May 02, 2014
EDITORIAL: On a mission to stop growing trend toward intolerance

May 3, Constitution Day, is a date that is etched into our memory. On this day 27 years ago, a man wielding a shotgun stormed The Asahi Shimbun’s Hanshin Bureau in Nishinomiya, Hyogo Prefecture, and opened fire, killing 29-year-old reporter Tomohiro Kojiri and seriously injuring another reporter.

In a statement claiming responsibility for the attack, the assailant, who called himself a member of “Sekihotai,” said the “anti-Japanese Asahi must return to its former self 50 years ago.”

In an editorial published immediately after the attack, we pledged to “defend a democratic society where diverse values of members are respected and remain committed to freedom of speech.”

To our deep regret, the 15-year statute of limitations on the case expired in 2002 with no culprit apprehended. Still, our determination has remained unshakable.

With that said, our democratic society, where people should respect the values of others, even when they differ, appears to be under threat. The disturbing fact is that there is a growing trend toward refusing to accept people with different ideas and attacking them.

People who are intolerant toward others with differing views often like to use the phrase “anti-Japanese” when launching verbal attacks. The term, which was often used by those individuals attempting to demonize The Asahi Shimbun, is now part of the wider narrative.

Claiming Korean residents in Japan enjoy unfair “privileges,” some people repeatedly take to the streets to stage what can only be described as hate-speech protests. In Shikoku, known for its popular Buddhist pilgrimage route that covers 88 temples, signs saying, “Let’s protect our pilgrimage course from the hands of Koreans,” were discovered.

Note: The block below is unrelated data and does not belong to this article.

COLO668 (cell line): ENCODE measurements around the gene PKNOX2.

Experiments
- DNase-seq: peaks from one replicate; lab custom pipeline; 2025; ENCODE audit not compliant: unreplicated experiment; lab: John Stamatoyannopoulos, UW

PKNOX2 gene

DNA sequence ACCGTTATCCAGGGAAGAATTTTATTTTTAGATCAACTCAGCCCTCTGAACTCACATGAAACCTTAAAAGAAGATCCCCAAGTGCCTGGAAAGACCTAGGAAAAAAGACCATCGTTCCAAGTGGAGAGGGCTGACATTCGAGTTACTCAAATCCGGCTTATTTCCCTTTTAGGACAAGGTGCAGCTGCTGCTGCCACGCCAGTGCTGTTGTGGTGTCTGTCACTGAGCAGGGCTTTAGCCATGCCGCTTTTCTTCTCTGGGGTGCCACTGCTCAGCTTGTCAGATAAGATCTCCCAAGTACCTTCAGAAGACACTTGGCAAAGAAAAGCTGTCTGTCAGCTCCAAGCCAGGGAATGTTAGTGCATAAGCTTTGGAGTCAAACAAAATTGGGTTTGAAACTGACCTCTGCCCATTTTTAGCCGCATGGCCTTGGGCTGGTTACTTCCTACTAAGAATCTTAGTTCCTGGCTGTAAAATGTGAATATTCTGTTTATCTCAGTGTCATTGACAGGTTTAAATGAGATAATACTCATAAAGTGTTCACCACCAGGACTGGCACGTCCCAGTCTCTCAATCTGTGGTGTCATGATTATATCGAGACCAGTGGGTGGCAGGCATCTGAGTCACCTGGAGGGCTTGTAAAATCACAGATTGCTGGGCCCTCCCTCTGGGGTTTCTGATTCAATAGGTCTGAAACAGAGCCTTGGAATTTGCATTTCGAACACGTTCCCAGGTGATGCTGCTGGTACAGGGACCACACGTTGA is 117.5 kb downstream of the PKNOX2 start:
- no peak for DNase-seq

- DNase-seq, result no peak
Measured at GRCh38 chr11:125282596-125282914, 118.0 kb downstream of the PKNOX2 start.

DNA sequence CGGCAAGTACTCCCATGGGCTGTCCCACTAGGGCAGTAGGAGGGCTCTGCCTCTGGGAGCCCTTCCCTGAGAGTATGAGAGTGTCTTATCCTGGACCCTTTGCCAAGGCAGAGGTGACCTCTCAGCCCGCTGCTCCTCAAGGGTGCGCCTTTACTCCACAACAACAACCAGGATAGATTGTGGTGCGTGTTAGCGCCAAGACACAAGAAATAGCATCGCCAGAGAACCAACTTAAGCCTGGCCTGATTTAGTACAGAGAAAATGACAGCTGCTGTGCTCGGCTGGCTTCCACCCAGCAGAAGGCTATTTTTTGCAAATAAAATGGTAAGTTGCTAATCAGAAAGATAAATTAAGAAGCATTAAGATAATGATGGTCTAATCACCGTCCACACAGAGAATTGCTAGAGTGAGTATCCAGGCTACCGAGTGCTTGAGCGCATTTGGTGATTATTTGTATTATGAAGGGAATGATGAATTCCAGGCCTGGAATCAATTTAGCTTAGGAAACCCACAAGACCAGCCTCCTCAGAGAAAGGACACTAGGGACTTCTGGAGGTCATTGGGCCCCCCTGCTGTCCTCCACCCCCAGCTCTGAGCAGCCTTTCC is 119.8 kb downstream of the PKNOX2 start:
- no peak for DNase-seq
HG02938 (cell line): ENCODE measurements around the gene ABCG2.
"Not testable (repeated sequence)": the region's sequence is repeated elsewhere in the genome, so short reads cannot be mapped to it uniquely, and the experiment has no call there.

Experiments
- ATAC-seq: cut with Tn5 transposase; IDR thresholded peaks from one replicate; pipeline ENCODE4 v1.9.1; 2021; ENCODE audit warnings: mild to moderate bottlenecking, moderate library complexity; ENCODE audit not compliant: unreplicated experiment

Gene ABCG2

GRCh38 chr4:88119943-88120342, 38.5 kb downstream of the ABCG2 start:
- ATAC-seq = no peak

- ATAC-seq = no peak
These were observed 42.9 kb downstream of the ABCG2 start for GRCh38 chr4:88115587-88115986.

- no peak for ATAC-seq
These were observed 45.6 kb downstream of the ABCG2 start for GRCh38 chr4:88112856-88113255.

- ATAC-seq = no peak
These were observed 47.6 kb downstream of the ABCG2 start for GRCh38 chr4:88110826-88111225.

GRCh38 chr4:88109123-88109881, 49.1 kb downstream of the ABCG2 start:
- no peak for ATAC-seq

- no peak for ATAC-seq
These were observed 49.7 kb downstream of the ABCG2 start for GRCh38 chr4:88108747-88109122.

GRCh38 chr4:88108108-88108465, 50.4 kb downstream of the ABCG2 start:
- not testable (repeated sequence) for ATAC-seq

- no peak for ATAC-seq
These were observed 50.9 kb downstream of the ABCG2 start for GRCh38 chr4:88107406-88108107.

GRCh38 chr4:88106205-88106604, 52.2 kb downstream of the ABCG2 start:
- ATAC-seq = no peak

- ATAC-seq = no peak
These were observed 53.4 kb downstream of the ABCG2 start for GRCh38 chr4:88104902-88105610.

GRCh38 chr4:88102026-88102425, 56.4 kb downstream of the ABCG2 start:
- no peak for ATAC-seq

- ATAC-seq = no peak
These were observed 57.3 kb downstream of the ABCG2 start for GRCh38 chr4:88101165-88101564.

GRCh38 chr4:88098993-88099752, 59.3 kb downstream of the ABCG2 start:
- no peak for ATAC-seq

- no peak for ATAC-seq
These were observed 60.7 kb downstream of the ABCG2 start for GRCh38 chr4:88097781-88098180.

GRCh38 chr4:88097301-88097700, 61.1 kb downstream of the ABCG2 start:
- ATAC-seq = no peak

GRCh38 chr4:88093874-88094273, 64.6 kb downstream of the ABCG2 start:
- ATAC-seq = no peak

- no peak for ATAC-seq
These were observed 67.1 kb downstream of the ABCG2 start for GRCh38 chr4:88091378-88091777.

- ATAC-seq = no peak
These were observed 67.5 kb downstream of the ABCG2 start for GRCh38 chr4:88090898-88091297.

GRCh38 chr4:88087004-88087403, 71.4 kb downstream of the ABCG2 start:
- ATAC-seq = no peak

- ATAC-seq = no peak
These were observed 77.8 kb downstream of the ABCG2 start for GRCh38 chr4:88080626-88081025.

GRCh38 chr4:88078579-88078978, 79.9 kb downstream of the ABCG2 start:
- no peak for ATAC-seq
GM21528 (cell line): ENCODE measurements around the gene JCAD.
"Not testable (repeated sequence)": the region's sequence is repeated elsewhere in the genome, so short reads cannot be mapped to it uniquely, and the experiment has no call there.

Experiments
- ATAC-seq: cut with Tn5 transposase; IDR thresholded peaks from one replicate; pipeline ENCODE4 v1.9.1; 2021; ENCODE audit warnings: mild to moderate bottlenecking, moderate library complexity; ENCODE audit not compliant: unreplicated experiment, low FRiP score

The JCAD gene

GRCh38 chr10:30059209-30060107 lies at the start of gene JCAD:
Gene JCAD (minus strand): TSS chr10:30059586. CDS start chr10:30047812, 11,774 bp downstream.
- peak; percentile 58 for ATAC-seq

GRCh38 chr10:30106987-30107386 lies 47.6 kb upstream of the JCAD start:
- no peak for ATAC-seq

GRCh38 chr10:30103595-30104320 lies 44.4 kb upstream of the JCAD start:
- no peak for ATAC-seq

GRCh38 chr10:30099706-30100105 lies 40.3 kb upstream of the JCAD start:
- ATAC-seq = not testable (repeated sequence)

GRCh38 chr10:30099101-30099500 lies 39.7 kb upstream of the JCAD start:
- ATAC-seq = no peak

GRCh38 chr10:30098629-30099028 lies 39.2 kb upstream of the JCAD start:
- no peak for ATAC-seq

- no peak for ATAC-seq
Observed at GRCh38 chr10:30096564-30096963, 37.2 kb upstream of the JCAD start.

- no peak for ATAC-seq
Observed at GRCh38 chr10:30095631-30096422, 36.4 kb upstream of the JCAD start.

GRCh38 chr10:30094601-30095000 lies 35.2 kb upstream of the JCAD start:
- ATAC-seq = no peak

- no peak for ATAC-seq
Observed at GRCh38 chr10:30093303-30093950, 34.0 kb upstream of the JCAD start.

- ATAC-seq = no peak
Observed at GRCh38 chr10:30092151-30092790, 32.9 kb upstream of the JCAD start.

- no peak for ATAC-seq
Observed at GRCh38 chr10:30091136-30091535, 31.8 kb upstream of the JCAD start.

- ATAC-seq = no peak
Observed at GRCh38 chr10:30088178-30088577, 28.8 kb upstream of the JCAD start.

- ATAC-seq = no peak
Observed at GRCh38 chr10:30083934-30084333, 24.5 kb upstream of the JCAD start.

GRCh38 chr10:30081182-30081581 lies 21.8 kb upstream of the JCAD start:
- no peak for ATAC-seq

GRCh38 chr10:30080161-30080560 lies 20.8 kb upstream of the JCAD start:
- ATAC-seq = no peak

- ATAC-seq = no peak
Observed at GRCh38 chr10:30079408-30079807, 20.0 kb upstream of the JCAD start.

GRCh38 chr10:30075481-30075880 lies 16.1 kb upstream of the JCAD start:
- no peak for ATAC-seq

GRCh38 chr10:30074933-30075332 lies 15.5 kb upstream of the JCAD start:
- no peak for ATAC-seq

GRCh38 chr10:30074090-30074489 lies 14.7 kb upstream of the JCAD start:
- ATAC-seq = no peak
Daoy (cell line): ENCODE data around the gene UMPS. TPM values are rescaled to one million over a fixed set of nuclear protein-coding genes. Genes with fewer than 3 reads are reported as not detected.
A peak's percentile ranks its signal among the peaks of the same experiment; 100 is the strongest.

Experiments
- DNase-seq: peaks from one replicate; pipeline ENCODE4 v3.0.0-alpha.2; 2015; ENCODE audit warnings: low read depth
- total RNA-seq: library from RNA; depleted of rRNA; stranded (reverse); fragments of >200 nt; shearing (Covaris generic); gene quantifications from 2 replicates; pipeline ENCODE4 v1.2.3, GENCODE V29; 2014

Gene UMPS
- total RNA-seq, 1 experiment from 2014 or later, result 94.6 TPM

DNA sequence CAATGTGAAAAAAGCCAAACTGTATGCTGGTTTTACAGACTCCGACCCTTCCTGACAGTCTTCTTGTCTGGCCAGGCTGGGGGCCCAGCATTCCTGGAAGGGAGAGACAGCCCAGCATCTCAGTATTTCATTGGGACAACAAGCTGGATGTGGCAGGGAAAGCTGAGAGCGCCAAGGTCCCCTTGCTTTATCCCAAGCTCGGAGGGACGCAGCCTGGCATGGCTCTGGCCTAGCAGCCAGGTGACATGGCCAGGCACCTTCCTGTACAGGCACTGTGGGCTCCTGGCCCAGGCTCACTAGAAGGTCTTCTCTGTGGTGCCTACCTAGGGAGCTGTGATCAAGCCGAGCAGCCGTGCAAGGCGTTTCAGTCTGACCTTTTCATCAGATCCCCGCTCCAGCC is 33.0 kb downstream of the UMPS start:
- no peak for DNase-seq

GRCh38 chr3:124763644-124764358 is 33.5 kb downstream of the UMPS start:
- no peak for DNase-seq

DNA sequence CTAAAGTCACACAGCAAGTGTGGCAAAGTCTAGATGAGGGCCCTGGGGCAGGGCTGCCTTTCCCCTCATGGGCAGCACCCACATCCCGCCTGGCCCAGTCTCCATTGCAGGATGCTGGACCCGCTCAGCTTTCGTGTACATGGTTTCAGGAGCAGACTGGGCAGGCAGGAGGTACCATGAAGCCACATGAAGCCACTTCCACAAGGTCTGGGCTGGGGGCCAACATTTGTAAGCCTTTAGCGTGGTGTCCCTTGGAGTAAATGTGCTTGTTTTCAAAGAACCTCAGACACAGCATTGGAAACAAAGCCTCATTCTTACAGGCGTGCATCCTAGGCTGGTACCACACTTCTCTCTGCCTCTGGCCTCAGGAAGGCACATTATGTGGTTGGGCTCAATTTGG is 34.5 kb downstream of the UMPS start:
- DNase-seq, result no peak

Books intended to incite hatred against South Korea and China are gaining popularity, and headlines seemingly designed to promote racial discord appear in certain media almost daily.

In a lawsuit filed in Kyoto against an anti-Korean organization that held hate-speech protests, the group has tried to defend its actions and the language it used claiming a constitutional right to freedom of expression. But, should speech designed to ostracize and hurt other members of society be respected? For all the arguments and efforts we have made championing free speech and expression, we cannot help but feel compelled to say no to that question.

Since the 1987 murder of our colleague, we have received strong support and encouragement from many of our readers. And with the support of those voices, we are always striving to protect freedom of the press.

In particular, we believe we have made every effort to fight against any attempt by the powers that be to restrict people’s freedom. We did just that, for instance, during Diet deliberations on the state secrets protection bill. These efforts have been based in part on a lot of painful soul-searching that has taken place as a result of our news organization’s regrettable cooperation with the government before and during World War II.

We cannot help but wonder if we could have done more to prevent this proliferation of hateful language plaguing our society today.

Needless to say, we are committed to stand up for the victims of unwarranted attacks. We are also determined to pay close and serious attention to the backgrounds of those hatemongers who use and promote abusive language and those who support them so that we can help heal the widening rift in our society.

We don’t just want to promote the slogan “freedom of expression and speech,” we want to help create a society where everybody can live with dignity and live a life free of anxiety.

On the anniversary of the day our colleague was slain, we remember afresh our principal mission as a news organization.

--The Asahi Shimbun, May 2

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